Duplicate Reporting

One of the more frustrating aspects regarding credit reports is finding what one believes to be duplicate accounts. If the same account is reporting to all three bureaus (Equifax, Experian, Trans Union) more than once then that can mean the credit scores are taking a double hit. If the account in question is derogatory in any way this can be especially concerning. What a lot of people do not realize is that some of these accounts may look like duplicate accounts, but they really aren’t. It’s all in the way the creditor reports them.

Let’s take, for example some collection agencies. Most do report to all three bureaus, but they do not necessarily report the exact same way to each bureau. The basic information: balance, high credit, payment amount may be the same, but the account number may be off just a little from one bureau to the next. For example, they may report to one or two bureaus with just the account number 12345678 but to the other bureau(s) they may report as SYNCB-12345678. The SYNCB part would indicate the original creditor. Because of this slight discrepancy the one bureau reporting with SYNCB will show up on a different line than the one without the prefix which is reporting to the other two bureaus. While this looks like a duplicate account as it is showing twice, it actually is not as each bureau is only reporting it once, so it is therefore only hitting the scores one time.

Another example would be in the case of American Express when there is one borrower on the account and one borrower who is an authorized user. In this case the account will always show up twice even though it is one account. That is because of the account number. The account number that shows on the credit report for AMEX accounts is not an account number at all. It’s a “customer identifier” number. Each borrower has their own…both the main borrower and the authorized user. So again, each bureau is only reporting each “identifier” number once for each borrower so neither are taking a double hit as far as their scores are concerned. Where this could become an issue though is for Debt To Income Ratio (DTI) purposes, as there really is only one AMEX card, it just has two users.

Charged off accounts that have been sold can also appear to be duplicate accounts. The credit report will have the account that was charged off showing as a charge off and have the collection agency it was sold to also reporting the account as a collection. This is not a duplicate. By law both can repot the account for seven years. However, once the account is sold or tuned over to a collection agency the original creditor should remove the balance. It will still show as “charge off” but the balance should be removed and there should be a note in the remarks that states that it was sold or transferred to a collection agency. If they are both showing a balance, then that is something that should be disputed with the credit bureaus. Because they are both derogatory that is a double hit to the credit score, but it is legitimate.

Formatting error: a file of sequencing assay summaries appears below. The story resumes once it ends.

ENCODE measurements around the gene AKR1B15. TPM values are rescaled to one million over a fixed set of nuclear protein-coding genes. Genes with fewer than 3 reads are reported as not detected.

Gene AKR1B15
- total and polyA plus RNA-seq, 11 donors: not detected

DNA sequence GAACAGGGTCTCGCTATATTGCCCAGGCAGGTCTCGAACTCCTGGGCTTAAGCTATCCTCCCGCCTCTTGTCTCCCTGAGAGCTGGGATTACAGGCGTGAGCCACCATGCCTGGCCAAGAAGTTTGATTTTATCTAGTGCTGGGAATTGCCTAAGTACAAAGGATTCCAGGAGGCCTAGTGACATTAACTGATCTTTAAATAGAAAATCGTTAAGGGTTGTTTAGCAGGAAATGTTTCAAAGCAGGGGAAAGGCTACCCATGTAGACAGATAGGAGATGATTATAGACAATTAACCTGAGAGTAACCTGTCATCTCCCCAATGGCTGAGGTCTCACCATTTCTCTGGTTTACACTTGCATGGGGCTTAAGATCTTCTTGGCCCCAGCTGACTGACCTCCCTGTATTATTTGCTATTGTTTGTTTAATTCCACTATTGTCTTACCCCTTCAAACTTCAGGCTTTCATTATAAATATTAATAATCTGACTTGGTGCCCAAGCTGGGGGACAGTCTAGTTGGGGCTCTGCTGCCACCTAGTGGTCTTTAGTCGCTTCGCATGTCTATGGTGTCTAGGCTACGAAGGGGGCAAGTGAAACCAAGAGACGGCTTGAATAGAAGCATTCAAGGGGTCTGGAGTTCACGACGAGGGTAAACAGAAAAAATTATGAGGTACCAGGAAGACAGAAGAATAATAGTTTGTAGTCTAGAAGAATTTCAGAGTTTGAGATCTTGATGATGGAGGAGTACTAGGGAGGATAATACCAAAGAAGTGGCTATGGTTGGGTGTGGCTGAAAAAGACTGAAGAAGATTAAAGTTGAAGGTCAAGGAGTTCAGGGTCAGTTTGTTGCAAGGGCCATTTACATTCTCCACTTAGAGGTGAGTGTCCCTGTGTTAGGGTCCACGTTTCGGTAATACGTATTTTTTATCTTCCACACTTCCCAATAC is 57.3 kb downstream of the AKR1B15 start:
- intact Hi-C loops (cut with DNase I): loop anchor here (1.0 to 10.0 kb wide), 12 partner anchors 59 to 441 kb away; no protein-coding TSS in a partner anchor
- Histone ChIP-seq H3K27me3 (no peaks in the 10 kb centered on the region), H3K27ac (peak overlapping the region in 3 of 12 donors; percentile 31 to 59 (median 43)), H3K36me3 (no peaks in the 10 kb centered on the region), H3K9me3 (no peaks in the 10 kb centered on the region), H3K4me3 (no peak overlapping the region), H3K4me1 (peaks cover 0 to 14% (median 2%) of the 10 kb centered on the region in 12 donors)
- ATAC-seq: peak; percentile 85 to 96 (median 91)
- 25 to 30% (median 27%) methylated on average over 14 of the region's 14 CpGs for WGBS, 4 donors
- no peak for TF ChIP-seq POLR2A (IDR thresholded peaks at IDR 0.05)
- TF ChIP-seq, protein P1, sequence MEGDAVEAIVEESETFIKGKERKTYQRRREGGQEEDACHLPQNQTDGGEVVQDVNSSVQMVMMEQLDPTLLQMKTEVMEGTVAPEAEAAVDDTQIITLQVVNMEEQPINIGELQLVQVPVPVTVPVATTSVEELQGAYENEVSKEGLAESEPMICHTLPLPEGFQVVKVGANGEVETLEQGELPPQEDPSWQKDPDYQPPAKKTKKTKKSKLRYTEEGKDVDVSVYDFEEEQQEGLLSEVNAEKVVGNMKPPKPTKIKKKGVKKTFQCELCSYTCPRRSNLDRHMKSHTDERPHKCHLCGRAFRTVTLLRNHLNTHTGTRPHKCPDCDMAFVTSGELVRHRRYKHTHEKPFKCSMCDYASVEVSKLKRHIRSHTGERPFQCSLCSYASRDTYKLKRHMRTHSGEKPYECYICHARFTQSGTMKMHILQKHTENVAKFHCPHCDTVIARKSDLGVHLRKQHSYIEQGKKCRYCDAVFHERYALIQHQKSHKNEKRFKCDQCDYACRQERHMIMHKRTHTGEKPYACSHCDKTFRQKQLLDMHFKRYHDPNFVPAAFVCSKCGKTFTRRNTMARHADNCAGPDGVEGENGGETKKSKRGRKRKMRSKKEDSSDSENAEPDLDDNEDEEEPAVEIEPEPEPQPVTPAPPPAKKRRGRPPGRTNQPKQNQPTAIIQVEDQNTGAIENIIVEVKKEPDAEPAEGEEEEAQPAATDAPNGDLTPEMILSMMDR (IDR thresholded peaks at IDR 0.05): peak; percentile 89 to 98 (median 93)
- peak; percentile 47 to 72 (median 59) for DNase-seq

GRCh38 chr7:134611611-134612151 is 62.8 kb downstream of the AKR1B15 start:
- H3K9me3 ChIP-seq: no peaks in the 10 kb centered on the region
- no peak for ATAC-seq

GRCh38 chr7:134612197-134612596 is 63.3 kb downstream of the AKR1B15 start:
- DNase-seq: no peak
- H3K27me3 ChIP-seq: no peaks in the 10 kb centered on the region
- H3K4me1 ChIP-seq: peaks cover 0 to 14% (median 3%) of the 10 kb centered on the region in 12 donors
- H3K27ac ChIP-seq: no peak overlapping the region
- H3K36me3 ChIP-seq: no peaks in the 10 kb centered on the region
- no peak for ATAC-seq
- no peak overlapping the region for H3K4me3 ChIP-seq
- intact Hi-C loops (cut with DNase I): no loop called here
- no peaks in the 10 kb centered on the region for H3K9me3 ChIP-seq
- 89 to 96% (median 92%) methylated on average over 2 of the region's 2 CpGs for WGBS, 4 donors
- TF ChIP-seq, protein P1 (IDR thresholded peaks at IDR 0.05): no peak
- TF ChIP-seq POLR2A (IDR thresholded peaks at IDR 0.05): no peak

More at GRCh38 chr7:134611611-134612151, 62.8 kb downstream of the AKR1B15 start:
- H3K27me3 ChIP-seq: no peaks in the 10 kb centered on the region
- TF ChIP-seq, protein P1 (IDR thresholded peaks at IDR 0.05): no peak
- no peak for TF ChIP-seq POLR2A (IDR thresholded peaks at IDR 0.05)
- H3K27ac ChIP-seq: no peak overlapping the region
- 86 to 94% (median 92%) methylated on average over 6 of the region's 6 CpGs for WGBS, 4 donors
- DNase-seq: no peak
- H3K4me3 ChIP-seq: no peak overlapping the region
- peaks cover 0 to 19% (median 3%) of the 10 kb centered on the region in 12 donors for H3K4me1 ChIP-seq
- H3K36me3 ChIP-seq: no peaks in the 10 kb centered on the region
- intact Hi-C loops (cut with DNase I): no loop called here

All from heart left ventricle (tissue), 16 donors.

Student loans are another item that often looks like duplicate accounts. Sometimes it can look like several duplicate accounts. In most cases though they are not. A borrower may only have one or two student loans, but it could be showing on the credit report as five or six. That is because they are reporting by disbursement date. So, a $30,000 student loan that was disbursed in increments of $5,000 on different dates will show up six times on the credit report. They will all have slightly different account numbers that is usually just the last digit of the account number being different. All together they will add up to $30,000 but it will appear as more than one loan. This is not the case with all student loans, but it is true of many of them that have differing disbursement dates. As long as they are in good standing and don’t have any late payments this should not have much of an effect on the credit scores. If they do have late payments then having multiple accounts show those could be an issue and the credit scores could suffer dramatically.

What can appear to be duplicate accounts can be very frustrating in that most of the time they really are not duplicates. If there are accounts showing up that are actually duplicate accounts then the best course of action would be to dispute those directly with the bureaus, especially if they are derogatory. This is just another reason it is so important to really monitor your credit report every few months or so. At the very least, once a year.